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Antibiotics have changed our world. They have saved people from illnesses that used to kill people and they certainly have their place in modern medicine. But they also can create many health problems and in some cases even lead to long-term consequences and even death.
The Centers for Disease Control and Prevention (CDC) estimates that antibiotics are responsible for sending 142,500 people to emergency rooms each year. That is why you need to consider whether taking antibiotics is worth the risk factors and talk to your health care provider about other treatments that could be used instead of antibiotics.
Here are five reasons you should avoid antibiotics:
Risk of severe side effects
Some classes of antibiotics like fluoroquinolones have severe side effects. The common drugs in this class include Avelox, Cipro, and Levaquin. Men should take note because these potentially dangerous antibiotics are commonly prescribed for prostate conditions such as prostatitis. And the worst of it is that these antibiotics are unnecessary because about 95 percent of prostatitis cases are not related to bacteria, so the antibiotics don’t even work to fix the problem and can actually make the problem worse by destroying the beneficial bacteria in the body.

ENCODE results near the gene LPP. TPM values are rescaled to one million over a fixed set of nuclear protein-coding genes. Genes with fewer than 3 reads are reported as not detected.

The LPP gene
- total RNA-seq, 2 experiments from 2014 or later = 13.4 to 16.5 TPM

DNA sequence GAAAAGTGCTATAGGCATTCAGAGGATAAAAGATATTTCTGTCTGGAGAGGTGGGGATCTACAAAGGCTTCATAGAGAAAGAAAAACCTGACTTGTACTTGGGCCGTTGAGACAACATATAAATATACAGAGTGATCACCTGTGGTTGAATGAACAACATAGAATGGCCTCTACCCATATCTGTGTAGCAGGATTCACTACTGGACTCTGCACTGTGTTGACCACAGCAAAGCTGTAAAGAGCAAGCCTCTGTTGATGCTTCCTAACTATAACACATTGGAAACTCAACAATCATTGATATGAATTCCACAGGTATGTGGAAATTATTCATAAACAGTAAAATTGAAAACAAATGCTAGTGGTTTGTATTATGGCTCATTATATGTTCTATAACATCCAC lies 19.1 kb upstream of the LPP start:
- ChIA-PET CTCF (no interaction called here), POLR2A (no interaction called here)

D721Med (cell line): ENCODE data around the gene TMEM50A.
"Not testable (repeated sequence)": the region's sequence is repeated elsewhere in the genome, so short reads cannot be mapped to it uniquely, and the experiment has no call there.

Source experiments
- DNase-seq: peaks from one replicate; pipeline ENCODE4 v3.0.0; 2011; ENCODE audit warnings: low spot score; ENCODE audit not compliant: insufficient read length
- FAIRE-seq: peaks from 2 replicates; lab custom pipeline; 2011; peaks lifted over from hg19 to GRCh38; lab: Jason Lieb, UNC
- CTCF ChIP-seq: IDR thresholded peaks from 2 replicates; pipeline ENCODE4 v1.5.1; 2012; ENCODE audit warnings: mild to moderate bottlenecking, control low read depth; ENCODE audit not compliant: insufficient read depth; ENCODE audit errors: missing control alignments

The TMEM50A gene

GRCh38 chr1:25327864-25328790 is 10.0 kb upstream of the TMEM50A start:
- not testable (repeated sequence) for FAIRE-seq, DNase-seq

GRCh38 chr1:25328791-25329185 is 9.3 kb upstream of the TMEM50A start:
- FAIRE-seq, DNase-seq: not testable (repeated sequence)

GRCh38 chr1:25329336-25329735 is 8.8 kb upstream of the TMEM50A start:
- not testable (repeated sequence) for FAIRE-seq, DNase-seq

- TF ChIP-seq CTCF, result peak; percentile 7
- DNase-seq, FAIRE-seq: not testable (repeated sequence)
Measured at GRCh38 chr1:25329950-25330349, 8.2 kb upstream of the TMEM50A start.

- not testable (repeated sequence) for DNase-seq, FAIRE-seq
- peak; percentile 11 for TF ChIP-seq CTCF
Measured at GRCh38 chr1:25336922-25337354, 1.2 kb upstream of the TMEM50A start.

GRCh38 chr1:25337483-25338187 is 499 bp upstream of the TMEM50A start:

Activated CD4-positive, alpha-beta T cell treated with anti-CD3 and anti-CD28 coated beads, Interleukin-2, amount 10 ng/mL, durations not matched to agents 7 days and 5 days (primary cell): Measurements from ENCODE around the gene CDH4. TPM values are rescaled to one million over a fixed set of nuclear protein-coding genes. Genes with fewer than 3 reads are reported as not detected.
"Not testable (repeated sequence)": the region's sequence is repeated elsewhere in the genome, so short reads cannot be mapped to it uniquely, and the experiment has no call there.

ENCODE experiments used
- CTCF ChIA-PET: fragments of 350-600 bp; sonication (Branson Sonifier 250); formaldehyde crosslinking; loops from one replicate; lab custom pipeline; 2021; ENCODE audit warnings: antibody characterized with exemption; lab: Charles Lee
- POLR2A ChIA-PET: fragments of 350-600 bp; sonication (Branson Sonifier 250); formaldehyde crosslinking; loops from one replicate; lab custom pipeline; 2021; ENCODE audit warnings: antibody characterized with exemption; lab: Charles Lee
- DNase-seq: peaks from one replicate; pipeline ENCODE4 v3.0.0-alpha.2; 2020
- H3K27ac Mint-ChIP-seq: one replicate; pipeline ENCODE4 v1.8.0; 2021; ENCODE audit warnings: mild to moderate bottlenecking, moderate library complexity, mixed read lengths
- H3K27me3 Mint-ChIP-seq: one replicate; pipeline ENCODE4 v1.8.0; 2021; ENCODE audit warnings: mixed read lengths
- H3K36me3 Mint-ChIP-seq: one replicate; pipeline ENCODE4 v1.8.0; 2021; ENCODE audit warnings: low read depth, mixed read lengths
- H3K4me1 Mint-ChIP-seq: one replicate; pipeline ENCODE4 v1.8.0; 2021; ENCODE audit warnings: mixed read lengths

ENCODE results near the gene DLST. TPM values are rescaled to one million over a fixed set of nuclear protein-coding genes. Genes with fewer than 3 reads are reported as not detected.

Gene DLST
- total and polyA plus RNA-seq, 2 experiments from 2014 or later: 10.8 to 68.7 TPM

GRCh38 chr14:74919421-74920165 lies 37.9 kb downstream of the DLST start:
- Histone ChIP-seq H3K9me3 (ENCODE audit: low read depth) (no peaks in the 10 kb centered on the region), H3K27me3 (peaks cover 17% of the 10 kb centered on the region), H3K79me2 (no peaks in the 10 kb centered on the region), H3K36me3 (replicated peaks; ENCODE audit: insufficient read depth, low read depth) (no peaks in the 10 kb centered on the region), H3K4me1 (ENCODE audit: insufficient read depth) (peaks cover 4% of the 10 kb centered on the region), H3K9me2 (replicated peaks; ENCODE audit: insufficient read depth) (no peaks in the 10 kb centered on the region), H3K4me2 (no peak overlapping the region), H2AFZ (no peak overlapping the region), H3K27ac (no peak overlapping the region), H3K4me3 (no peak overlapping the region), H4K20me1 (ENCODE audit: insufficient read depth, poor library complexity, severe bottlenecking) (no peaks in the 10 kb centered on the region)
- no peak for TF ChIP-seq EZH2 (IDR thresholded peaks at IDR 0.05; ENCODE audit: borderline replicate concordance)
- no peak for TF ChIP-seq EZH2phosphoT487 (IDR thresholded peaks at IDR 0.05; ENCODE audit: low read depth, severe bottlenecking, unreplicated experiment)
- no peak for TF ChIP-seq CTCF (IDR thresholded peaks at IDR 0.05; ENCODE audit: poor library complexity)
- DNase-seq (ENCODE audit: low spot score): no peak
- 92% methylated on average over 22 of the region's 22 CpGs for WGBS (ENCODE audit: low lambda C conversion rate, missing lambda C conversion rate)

The side effects associated with these drugs can cause permanent damage. They are so severe that they contain an FDA black box warning on their packaging and patient inserts that state that these drugs can cause tendon damage and permanent peripheral neuropathy. That is nerve damage that causes tingling, numbness, pain, weakness and change in sensation. These drugs may exacerbate muscle weakness in people with myasthenia gravis. They can also cause tendon rupture and joint swelling, skin reactions, loss of memory and even psychosis. Additional side effects can include kidney damage, vision problems, retinal detachment, hearing problems and heart damage. These side effects are certainly not what the doctor prescribed and are on top of the gastrointestinal effects associated with these and other antibiotics.
Certain bacteria are resistant to antibiotics, and the widespread overuse of antibiotics has already led to the development of drug-resistant harmful bacteria. You may already have heard of the difficult-to-treat and dangerous methicillin-resisitant staph aureus (MRSA). When you use antibiotics for every little minor illness, the bacteria in your body build a resistance to them, increasing the likelihood of them not working when you have a serious illness and legitimately need them later on.
Take a look at men who undergo a prostate biopsy. Research has found that prior use of a fluoroquinolone antibiotic like Cipro is a “significant risk factor behind rising incidence of acute prostatitis after transrectal prostate biopsy.” Researchers found that men who had previously taken antibiotics for other conditions in the past had more complications due to bacteria when recovering from their prostate biopsy because the men had become resistant to the antibiotics and suffered infections.